Praveen Swami – Telegraph.co.uk June 23, 2011
Talks between Iran and the so-called P5+1 group – the UK, US, Russia, China, France and Germany – were at stalemate after Tehran’s negotiators laid down several conditions for discussing a deal which would give Iran access to peaceful nuclear technology in return for halting enrichment.
“Each passing day,” a senior US diplomat told The Daily Telegraph, “means one less before Iran has the means to assemble a nuclear weapon. We’ve held out the carrot; perhaps its time to hold out the stick.”
Hardline comments from Tehran have emboldened the other side. Asghar Ali Soltanieh, Iran’s nuclear envoy, struck a defiant note in Tehran, claiming that the United Nations sanctions imposed on his country were “illegal”. He asserted Iran would “never halt its enrichment activity”.
Bruno Tertrais, an influential French nuclear expert, said it “might be time for the P5+1 to say that the diplomatic process is over, and give a deadline for Iran to take their offer or leave it”. Dr Tertrais argued that Barack Obama, the US President “should not hesitate say he will use force if Iran made nuclear weapons”.
The P5+1 has quietly been bracing itself for military strikes. Last year, Russia reneged on a contract to sell Iran modern S-300 air-defence missiles to guard its nuclear facilities. But top Western officials have made it clear the military option will not free of costs. “Iran building a nuclear weapon will be incredibly destabilising”, said Admiral Mike Mullen, the head of the US Joint Chiefs of Staff said in a recent talk. “Attacking them will have the same outcome.”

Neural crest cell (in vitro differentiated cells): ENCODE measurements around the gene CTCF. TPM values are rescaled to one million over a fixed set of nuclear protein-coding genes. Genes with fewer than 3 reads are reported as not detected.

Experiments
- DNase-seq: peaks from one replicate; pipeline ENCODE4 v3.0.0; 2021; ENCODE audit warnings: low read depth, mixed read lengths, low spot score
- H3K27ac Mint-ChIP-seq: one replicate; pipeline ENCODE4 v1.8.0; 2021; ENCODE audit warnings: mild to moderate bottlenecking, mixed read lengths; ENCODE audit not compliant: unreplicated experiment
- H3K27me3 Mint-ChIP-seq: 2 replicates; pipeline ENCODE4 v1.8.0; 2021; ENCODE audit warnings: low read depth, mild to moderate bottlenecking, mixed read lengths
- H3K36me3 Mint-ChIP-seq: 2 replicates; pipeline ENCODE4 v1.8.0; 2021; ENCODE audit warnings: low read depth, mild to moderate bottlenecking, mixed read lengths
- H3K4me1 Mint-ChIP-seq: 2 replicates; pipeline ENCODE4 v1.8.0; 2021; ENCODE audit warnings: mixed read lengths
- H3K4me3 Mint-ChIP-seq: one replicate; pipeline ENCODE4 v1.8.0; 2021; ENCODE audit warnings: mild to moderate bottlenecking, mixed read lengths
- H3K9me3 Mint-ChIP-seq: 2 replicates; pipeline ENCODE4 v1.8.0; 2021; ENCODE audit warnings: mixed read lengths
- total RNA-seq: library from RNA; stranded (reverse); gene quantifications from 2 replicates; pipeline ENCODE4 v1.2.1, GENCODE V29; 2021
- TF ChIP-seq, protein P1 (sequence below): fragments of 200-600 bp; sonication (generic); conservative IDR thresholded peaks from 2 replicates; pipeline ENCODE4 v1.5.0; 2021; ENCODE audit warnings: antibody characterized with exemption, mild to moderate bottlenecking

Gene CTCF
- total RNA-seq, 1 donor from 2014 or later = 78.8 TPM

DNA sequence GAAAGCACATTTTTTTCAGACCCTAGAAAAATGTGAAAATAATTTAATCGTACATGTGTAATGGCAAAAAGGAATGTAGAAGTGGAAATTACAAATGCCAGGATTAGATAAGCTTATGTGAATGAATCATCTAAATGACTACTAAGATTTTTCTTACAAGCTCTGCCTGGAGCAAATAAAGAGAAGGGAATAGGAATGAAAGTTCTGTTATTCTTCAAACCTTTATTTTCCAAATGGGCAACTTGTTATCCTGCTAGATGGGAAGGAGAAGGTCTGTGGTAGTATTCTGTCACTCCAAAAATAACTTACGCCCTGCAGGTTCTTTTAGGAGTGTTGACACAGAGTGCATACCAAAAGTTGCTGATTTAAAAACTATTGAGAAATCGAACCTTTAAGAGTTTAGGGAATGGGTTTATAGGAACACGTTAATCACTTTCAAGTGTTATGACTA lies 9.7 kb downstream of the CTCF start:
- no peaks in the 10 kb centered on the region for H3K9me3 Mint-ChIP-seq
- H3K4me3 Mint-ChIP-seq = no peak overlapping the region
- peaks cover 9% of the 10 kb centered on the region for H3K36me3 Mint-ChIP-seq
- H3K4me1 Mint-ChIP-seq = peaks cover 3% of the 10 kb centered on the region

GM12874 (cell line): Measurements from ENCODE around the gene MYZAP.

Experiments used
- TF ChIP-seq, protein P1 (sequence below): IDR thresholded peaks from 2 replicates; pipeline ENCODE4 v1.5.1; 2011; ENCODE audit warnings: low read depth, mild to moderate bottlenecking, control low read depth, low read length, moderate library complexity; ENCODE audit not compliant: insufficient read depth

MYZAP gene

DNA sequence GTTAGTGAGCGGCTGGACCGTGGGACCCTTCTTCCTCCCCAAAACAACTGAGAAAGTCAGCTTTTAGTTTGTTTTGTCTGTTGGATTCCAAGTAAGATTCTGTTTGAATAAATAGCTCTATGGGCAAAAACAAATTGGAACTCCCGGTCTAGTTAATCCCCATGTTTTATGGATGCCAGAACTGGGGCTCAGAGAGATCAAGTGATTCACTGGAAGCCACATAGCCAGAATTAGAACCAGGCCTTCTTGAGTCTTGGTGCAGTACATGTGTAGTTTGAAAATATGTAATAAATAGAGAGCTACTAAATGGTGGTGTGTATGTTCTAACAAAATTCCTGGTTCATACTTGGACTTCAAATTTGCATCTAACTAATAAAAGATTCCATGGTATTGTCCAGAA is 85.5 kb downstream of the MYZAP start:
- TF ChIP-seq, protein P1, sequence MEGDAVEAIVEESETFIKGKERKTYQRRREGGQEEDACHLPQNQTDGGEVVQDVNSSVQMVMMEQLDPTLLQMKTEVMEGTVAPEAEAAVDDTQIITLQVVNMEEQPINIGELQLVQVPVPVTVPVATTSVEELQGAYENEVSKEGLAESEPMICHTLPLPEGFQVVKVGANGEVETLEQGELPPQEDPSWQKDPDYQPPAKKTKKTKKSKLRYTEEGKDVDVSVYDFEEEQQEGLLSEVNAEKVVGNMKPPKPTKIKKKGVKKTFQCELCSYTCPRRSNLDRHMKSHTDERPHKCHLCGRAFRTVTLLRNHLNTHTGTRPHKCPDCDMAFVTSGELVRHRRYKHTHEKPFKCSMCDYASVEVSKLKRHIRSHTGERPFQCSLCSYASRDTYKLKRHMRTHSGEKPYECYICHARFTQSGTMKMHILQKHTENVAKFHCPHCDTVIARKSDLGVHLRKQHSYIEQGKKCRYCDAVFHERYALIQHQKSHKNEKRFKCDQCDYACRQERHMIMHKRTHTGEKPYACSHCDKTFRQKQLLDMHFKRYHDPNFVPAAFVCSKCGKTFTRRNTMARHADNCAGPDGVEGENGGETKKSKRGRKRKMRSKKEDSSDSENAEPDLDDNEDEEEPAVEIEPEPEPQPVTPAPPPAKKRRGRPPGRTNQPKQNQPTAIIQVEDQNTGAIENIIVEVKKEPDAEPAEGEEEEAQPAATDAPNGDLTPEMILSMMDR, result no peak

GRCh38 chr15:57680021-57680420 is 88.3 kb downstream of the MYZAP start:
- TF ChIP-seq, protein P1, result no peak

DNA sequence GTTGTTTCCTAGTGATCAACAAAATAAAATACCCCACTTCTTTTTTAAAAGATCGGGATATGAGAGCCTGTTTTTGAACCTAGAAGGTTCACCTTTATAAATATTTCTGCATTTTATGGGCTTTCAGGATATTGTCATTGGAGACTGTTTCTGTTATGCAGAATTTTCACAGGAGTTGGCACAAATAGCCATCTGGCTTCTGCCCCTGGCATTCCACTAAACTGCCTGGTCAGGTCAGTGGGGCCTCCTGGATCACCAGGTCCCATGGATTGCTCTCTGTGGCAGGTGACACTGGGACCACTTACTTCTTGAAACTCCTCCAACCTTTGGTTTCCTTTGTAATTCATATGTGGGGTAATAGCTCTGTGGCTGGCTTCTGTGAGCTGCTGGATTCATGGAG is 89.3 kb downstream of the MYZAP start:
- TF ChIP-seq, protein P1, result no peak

The International Atomic Energy Agency, the UN’s nuclear watchdog, has confirmed that Iran already has enough enriched uranium to make a single nuclear bomb. Iran is also constructing a heavy-water reactor at Arak, which will allow it to produce plutonium – the building-block for lighter, more lethal nuclear weapons.
Iran’s military forces have developed the capability to hit oil infrastructure in the Straits of Hormuz, through which much of the world’s fuel supplies travel. That could lead oil prices to spiral.
Some experts, though, have been arguing that Iran has often blinked in the face of credible threats. In 2003, following the destruction of regimes in its neighbours Iraq and Afghanistan by US forces, it offered a comprehensive nuclear deal.
Israel and the monarchies on Iran’s southern border have also been urging attacks. Abdullah bin Abd al-Aziz, Saudi Arabia’s king, is known to have privately urged US officials to bomb Iran as early as 2008.
But Turkey is torn. “We do not want Iran to have a nuclear bomb,” says Mustafa Kibaroglu, a Turkish nuclear expert. “But we do not want a middle-eastern crisis that will undermine our economy and society, either.”